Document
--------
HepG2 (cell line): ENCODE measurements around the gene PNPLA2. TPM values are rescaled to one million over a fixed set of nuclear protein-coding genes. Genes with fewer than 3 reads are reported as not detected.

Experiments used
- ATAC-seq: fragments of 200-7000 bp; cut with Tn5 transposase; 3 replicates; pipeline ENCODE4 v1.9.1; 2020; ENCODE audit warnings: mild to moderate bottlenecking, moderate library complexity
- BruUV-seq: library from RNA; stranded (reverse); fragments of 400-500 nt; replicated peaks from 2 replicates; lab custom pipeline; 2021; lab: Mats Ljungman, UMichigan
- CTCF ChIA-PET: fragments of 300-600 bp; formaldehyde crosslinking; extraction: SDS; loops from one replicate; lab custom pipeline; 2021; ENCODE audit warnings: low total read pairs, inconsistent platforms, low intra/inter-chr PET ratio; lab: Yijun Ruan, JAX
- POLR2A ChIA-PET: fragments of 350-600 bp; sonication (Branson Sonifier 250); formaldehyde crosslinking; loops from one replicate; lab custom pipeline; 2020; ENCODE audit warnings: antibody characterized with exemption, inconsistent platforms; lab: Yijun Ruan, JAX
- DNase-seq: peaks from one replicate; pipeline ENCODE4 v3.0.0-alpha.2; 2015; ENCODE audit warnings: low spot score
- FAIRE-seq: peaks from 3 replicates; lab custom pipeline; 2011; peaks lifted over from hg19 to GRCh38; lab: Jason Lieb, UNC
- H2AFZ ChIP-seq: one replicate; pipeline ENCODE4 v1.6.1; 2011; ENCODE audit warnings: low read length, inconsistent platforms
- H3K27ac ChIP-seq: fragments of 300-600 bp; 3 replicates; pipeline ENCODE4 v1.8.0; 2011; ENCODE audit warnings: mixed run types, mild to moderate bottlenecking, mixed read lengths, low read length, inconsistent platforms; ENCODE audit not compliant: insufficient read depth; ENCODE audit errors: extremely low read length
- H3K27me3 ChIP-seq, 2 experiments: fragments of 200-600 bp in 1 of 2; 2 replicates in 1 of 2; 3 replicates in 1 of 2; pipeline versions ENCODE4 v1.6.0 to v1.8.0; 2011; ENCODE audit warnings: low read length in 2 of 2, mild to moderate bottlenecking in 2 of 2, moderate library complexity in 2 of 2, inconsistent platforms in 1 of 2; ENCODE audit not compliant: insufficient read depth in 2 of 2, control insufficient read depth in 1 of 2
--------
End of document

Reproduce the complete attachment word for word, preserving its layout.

HepG2 (cell line): ENCODE measurements around the gene PNPLA2. TPM values are rescaled to one million over a fixed set of nuclear protein-coding genes. Genes with fewer than 3 reads are reported as not detected.

Experiments used
- ATAC-seq: fragments of 200-7000 bp; cut with Tn5 transposase; 3 replicates; pipeline ENCODE4 v1.9.1; 2020; ENCODE audit warnings: mild to moderate bottlenecking, moderate library complexity
- BruUV-seq: library from RNA; stranded (reverse); fragments of 400-500 nt; replicated peaks from 2 replicates; lab custom pipeline; 2021; lab: Mats Ljungman, UMichigan
- CTCF ChIA-PET: fragments of 300-600 bp; formaldehyde crosslinking; extraction: SDS; loops from one replicate; lab custom pipeline; 2021; ENCODE audit warnings: low total read pairs, inconsistent platforms, low intra/inter-chr PET ratio; lab: Yijun Ruan, JAX
- POLR2A ChIA-PET: fragments of 350-600 bp; sonication (Branson Sonifier 250); formaldehyde crosslinking; loops from one replicate; lab custom pipeline; 2020; ENCODE audit warnings: antibody characterized with exemption, inconsistent platforms; lab: Yijun Ruan, JAX
- DNase-seq: peaks from one replicate; pipeline ENCODE4 v3.0.0-alpha.2; 2015; ENCODE audit warnings: low spot score
- FAIRE-seq: peaks from 3 replicates; lab custom pipeline; 2011; peaks lifted over from hg19 to GRCh38; lab: Jason Lieb, UNC
- H2AFZ ChIP-seq: one replicate; pipeline ENCODE4 v1.6.1; 2011; ENCODE audit warnings: low read length, inconsistent platforms
- H3K27ac ChIP-seq: fragments of 300-600 bp; 3 replicates; pipeline ENCODE4 v1.8.0; 2011; ENCODE audit warnings: mixed run types, mild to moderate bottlenecking, mixed read lengths, low read length, inconsistent platforms; ENCODE audit not compliant: insufficient read depth; ENCODE audit errors: extremely low read length
- H3K27me3 ChIP-seq, 2 experiments: fragments of 200-600 bp in 1 of 2; 2 replicates in 1 of 2; 3 replicates in 1 of 2; pipeline versions ENCODE4 v1.6.0 to v1.8.0; 2011; ENCODE audit warnings: low read length in 2 of 2, mild to moderate bottlenecking in 2 of 2, moderate library complexity in 2 of 2, inconsistent platforms in 1 of 2; ENCODE audit not compliant: insufficient read depth in 2 of 2, control insufficient read depth in 1 of 2